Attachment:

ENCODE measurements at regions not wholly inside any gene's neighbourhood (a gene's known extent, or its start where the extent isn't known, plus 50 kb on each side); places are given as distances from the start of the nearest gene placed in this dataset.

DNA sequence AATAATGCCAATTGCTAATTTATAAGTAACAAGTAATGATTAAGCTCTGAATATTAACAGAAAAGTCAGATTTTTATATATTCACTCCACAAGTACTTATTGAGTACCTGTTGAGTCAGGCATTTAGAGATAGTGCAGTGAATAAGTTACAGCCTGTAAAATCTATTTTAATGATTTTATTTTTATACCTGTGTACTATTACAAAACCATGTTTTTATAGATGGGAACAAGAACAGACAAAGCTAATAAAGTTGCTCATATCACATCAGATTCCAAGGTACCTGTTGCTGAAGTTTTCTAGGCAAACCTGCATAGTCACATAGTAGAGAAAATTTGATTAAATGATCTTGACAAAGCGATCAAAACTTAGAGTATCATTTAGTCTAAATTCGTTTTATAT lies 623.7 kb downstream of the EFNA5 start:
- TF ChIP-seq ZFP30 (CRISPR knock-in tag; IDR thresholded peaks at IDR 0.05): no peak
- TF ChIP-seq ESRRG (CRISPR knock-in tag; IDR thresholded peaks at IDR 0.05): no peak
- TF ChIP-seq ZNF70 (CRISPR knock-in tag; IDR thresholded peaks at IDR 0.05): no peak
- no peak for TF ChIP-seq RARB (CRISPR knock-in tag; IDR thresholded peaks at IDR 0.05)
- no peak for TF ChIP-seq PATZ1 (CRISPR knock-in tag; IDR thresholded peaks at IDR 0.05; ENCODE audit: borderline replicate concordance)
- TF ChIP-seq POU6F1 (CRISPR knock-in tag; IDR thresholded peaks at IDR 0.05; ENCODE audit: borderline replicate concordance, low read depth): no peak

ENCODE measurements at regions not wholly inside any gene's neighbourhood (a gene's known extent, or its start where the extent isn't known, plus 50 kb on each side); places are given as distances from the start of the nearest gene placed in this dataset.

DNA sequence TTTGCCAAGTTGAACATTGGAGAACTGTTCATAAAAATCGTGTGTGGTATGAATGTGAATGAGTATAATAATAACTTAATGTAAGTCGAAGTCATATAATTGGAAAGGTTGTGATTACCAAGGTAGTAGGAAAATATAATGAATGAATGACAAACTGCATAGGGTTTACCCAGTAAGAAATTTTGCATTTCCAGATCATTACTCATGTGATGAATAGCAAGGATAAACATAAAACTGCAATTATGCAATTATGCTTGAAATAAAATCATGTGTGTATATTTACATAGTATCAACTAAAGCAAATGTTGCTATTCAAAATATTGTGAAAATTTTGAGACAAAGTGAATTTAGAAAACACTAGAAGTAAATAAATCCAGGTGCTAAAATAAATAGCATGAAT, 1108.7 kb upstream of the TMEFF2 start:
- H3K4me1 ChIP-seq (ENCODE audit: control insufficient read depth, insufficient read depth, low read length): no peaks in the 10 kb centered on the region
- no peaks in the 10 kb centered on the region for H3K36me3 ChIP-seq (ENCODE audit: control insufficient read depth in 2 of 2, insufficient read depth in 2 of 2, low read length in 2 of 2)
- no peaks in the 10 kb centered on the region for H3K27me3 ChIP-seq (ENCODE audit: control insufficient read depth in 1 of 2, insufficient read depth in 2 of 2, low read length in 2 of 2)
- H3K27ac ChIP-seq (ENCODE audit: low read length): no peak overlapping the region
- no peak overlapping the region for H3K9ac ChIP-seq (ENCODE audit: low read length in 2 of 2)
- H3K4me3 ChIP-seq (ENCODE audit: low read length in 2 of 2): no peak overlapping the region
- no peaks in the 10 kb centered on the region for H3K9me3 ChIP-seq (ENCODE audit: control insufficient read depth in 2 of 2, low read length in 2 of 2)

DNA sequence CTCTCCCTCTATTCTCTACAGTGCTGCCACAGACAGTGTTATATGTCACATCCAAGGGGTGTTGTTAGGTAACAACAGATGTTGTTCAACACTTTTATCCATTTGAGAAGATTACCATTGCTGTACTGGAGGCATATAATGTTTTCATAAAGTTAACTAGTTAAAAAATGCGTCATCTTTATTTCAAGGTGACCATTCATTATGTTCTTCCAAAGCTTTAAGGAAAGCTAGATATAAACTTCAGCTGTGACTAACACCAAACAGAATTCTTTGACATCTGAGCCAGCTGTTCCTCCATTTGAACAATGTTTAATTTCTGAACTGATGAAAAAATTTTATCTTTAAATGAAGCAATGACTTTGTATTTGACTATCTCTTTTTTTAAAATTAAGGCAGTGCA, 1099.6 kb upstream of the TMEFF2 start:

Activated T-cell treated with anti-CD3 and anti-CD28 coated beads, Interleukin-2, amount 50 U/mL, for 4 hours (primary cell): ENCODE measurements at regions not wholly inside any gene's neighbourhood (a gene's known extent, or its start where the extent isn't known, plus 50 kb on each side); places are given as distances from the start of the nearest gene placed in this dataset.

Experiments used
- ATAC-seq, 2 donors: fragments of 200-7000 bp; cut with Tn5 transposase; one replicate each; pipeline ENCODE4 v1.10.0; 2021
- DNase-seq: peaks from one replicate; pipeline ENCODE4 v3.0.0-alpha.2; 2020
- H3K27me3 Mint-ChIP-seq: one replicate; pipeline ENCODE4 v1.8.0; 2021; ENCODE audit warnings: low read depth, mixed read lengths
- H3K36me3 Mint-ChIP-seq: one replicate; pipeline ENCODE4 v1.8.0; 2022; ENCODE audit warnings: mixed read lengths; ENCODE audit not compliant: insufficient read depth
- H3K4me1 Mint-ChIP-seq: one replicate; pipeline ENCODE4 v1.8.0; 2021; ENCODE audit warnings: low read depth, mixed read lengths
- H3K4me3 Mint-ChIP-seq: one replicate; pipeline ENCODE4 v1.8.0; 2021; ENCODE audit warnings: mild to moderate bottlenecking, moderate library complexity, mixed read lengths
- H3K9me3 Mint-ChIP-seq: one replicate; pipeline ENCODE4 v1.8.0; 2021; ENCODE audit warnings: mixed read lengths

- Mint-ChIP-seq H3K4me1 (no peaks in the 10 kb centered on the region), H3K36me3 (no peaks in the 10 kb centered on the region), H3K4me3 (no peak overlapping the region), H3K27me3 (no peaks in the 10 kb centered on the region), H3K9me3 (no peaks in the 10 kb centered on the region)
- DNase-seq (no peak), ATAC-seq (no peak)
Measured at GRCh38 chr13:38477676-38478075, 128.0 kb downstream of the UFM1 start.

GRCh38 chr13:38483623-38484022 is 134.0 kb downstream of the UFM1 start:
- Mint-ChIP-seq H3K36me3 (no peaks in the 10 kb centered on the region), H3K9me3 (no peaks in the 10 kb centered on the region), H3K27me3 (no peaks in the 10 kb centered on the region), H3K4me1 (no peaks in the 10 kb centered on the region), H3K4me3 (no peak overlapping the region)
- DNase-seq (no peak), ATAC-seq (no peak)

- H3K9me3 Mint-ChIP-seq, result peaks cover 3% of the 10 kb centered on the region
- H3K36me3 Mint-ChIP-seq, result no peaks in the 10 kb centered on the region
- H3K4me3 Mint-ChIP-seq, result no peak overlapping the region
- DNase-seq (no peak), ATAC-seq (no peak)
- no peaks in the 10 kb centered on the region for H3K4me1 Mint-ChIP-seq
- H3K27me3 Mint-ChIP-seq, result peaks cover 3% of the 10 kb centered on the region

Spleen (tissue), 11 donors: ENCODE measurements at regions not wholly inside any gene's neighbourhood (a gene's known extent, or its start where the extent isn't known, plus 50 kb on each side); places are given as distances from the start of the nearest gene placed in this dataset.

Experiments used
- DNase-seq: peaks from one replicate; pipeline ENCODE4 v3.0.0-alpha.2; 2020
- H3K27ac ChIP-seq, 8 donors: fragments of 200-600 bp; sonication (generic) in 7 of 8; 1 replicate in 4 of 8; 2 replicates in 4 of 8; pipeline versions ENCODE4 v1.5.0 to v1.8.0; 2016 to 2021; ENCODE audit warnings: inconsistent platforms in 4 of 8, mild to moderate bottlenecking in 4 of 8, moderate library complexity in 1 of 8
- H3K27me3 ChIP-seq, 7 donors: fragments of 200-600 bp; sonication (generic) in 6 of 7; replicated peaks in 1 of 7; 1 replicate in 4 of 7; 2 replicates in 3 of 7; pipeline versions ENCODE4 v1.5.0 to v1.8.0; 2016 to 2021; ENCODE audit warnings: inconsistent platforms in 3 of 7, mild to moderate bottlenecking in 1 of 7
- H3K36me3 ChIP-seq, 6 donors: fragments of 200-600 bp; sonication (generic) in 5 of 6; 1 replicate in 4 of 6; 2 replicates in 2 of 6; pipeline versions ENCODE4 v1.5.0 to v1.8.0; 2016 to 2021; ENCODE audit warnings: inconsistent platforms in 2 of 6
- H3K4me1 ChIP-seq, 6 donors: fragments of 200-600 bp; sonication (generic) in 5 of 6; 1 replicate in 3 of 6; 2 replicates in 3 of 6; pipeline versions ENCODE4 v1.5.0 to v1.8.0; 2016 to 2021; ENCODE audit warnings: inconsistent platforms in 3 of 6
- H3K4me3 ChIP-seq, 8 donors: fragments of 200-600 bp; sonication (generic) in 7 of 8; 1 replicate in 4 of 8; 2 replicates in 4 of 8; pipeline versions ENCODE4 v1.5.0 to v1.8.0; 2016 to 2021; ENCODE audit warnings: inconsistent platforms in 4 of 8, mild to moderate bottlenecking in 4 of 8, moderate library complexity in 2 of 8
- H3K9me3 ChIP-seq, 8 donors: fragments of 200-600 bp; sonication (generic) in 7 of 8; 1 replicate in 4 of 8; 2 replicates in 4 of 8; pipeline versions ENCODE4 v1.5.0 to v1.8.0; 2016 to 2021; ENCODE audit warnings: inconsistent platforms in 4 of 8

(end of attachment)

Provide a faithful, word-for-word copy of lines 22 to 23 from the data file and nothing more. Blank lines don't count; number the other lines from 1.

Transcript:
- DNase-seq: peaks from one replicate; pipeline ENCODE4 v3.0.0-alpha.2; 2020
- H3K27me3 Mint-ChIP-seq: one replicate; pipeline ENCODE4 v1.8.0; 2021; ENCODE audit warnings: low read depth, mixed read lengths